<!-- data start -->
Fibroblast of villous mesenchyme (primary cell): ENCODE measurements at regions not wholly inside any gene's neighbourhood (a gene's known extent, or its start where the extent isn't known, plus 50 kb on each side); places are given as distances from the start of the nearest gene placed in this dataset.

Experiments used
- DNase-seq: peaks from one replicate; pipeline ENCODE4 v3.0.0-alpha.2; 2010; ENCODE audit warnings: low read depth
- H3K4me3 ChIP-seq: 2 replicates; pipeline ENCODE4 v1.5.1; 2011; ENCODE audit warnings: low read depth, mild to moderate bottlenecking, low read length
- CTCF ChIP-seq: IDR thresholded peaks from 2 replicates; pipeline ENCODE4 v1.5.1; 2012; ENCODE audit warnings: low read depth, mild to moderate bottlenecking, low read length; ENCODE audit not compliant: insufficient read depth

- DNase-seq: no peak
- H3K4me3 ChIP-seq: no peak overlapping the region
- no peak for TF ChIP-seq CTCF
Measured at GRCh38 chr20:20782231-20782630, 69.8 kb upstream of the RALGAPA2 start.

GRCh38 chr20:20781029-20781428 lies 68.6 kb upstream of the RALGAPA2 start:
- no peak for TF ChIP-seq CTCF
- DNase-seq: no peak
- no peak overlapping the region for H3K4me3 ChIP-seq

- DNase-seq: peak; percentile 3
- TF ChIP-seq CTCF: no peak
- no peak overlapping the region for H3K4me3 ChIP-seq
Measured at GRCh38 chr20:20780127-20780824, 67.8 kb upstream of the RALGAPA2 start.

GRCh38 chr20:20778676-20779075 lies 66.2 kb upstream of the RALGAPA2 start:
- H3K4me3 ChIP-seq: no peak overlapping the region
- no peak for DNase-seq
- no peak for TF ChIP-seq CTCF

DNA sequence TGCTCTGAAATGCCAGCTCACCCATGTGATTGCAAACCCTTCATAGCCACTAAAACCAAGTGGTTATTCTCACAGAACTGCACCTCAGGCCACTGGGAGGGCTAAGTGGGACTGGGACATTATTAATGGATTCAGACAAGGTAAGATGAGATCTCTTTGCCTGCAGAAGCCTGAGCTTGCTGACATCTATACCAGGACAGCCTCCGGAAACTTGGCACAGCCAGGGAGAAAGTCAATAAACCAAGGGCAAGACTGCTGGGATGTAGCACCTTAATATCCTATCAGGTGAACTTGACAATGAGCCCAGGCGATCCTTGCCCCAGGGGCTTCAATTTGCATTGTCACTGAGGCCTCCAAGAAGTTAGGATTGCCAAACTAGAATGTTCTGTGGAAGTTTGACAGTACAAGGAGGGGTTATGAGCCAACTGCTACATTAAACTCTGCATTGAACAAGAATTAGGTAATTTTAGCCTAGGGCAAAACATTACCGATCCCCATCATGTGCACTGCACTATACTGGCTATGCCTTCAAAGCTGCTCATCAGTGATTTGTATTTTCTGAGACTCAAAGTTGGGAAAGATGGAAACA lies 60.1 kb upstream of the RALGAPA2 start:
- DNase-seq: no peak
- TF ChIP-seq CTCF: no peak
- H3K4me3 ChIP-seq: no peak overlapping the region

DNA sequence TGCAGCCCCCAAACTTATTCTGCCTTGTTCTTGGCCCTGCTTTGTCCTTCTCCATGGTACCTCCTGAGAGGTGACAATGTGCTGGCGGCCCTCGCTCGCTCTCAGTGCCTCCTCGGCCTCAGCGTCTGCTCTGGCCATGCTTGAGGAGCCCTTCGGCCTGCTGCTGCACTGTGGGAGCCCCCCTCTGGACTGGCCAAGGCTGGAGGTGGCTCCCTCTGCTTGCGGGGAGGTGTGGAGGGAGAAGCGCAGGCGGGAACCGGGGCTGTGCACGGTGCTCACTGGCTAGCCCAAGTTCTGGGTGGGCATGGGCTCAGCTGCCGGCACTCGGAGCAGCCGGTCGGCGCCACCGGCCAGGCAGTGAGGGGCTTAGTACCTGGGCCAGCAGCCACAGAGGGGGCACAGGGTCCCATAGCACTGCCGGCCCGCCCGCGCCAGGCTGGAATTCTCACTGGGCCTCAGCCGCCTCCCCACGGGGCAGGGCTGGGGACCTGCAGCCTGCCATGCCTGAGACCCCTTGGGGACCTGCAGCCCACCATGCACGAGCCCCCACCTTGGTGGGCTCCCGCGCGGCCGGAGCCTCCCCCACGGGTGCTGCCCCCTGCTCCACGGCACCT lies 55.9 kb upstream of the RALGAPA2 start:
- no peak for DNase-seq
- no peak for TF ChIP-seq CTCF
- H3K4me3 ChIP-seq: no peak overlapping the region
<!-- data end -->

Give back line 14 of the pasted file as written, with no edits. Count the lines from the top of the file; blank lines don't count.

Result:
- DNase-seq: peak; percentile 3